For most of us, white-collar crime in the name of Jesus Christ is just an abstraction, a few lines unceremoniously noted in the Wall Street Journal or Forbes, until you receive (as I did) the following email from a woman named Sandy Tucker who gave me permission to share it with you:
This is my story…
I was widowed in 1984 and my accountant/financial planner invested $50,000 into Wells Real Estate Fund I as a B Investor. According to Wells Real Estate personnel, today my $50,000 is not worth a cent.
For many years, I communicated with Mr. Wells, both verbally and in writing, to determine what the outcome of my investment might be, but the lies always overshadowed any honesty, and therefore I never knew the real truth of my Fund I investment as a “B” investor.
During these past 20 years, I never received one cent of return on my money. I truly believe that he thought his investors would die before he had to answer to them, and I am sure that many have.
I will be 61 years old in November and still hanging in there, working two jobs to make a living, and fighting to the end to bring resolve to this situation before I die.
Fifty thousand dollars may not mean much to Leo Wells, or Ken Lay, or Neil Bush, or any of those who have profited handsomely from the Christianization of American politics, but it means an enormous sum of money to one 61-year-old Christian widow.
In her lengthy email, Ms. Tucker also included detailed descriptions of Wells's funny business with prospectuses as well as the class action lawsuit that resulted. All to no effect. Her money is all gone, and the "Christian" businessman who has yet to be publicly disgraced (let alone prosecuted) for his actions has not answered for it.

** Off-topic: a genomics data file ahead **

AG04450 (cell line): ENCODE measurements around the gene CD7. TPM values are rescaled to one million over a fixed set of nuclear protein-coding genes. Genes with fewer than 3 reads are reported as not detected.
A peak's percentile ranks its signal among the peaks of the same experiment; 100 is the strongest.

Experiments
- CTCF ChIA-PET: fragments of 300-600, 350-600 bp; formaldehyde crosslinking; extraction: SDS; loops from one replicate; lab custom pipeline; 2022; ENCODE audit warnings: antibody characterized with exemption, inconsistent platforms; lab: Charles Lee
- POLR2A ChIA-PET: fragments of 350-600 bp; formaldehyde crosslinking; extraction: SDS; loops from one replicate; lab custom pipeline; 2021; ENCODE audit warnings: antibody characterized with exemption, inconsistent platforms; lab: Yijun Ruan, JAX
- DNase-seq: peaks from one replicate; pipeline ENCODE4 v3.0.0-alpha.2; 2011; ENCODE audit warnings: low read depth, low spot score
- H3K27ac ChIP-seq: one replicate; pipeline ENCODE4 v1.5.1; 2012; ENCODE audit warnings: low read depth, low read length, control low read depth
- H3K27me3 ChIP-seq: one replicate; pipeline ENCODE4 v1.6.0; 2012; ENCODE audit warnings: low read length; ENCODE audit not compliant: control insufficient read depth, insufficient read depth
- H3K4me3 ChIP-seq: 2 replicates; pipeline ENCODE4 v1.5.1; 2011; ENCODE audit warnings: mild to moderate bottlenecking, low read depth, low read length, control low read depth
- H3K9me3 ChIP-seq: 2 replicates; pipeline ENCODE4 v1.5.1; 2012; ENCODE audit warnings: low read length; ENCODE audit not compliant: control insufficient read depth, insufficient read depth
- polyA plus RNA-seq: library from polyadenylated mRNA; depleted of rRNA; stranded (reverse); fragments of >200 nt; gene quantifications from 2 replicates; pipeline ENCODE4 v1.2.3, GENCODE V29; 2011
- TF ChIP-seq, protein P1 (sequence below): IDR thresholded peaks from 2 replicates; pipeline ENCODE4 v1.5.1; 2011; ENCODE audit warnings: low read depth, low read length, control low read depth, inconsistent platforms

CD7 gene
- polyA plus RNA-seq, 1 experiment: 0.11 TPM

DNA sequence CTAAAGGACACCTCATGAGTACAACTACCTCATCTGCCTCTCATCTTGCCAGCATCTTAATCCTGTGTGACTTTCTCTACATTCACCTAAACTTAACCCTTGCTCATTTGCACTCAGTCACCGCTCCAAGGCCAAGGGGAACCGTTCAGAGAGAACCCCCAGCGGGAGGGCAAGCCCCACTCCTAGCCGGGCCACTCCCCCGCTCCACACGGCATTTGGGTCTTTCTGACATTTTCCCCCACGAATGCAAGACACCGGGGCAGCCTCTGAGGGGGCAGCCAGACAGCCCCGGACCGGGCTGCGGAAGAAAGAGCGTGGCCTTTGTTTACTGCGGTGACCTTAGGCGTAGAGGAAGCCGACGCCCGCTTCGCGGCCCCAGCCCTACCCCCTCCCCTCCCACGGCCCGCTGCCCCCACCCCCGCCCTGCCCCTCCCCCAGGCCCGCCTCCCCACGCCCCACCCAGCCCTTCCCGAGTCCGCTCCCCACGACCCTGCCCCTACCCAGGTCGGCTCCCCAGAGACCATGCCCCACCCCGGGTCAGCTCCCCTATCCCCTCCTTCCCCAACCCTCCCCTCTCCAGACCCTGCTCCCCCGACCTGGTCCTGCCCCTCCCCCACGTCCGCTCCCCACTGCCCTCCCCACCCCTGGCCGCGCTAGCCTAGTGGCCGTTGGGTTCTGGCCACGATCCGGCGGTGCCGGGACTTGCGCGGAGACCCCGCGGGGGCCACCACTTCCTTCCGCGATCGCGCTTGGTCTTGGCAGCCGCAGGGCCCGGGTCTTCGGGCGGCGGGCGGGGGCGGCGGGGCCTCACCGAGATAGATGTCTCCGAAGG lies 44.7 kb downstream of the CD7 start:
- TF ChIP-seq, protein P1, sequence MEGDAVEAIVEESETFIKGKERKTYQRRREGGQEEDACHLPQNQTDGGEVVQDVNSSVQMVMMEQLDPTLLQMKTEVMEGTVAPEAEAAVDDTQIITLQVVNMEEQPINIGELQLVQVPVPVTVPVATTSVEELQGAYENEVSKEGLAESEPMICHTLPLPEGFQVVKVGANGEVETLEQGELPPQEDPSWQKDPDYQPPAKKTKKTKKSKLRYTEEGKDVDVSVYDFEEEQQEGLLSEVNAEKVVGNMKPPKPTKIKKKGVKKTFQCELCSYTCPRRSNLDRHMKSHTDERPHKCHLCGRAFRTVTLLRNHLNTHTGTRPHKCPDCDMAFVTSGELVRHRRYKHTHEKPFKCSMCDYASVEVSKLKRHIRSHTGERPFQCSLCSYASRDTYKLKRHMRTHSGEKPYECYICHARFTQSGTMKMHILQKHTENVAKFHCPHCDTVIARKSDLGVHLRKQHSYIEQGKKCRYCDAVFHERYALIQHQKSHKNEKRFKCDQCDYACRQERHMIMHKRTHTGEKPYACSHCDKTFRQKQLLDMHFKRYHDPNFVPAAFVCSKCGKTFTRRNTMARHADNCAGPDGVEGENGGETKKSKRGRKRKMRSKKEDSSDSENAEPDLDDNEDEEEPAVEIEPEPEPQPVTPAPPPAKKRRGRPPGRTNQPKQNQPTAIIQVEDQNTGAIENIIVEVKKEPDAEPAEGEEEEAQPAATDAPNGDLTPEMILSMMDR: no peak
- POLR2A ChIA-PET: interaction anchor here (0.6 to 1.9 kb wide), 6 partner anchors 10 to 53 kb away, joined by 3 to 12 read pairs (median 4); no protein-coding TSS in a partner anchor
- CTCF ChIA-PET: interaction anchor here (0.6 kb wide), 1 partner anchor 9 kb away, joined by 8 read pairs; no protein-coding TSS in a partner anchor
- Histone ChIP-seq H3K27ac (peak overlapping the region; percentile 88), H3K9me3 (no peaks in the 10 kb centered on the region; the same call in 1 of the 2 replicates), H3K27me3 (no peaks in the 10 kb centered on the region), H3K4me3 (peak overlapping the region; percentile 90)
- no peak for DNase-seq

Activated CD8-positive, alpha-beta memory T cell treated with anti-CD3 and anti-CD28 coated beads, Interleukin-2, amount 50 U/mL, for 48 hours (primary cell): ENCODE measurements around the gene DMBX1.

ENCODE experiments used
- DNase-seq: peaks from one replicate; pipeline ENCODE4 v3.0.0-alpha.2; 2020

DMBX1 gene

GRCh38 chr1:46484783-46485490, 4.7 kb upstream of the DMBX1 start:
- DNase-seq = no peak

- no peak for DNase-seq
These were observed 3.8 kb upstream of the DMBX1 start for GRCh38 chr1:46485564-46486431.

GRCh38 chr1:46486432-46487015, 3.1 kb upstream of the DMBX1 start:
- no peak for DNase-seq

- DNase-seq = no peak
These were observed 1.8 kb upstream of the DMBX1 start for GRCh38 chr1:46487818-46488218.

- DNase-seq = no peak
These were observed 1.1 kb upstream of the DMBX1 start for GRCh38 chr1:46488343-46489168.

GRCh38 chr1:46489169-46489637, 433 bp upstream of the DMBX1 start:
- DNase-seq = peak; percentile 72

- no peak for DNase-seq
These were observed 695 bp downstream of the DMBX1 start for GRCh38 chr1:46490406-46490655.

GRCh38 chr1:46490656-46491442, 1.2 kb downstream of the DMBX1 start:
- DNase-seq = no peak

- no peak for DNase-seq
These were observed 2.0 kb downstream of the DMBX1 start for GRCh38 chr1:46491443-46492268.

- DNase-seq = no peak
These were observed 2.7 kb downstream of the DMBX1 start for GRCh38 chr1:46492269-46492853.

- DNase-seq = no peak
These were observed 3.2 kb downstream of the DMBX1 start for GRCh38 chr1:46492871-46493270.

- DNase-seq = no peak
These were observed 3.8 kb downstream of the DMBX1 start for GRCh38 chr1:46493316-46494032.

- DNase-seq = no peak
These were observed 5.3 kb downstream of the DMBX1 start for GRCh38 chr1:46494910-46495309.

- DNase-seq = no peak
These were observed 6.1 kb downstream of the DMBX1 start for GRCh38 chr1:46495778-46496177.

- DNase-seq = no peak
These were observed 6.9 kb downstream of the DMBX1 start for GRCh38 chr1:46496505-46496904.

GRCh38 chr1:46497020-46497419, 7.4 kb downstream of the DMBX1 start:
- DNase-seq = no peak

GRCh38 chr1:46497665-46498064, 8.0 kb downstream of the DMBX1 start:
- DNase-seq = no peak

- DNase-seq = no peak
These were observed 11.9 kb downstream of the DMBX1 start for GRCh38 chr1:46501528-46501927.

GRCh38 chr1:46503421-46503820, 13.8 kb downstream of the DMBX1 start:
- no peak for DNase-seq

But the heart of the matter is this, in her words: "Any man, whether an individual or a business owner, who professes to be a Christian and puts God in control would never do to anyone, including widows, what he has done to me and hundreds of other investors."
For twenty years she has borne this burden alone.
Investing and religion are a difficult mix at best, partially because the timeframes are at odds. Ms. Tucker brought up the Wellsian concept of an investment afterlife, which of course does not exist: "I truly believe that [Leo Wells] thought his investors would die before he had to answer to them, and I am sure that many have." Bad investments like those held by Leo Wells's investors are the real "death tax."
The ultimate problem with government and business leaders invoking the name of Jesus Christ, as Leo Wells and George W. Bush do with great regularity, is that unsuspecting Christian voters and investors assume that their beliefs are shared. This assumption is a fatal mistake.
Although I am not a Christian, I do know of at least one Commandment that bears repeating: "Thou shalt not steal." But American faith-based elites are more concerned with publicly displaying the Ten Commandments than with actually following them.
Unfortunately, for all Americans who are also Christians as well as for the rest of us, expecting justice from self-anointed dispensers of "morality" is too much to ask.
If there is indeed an afterlife, Leo Wells will burn in it.
If you want to go after white-collar crime carried out by hypocrites, you need to find someone who has already been successful in such investigations. Some like John Kerry.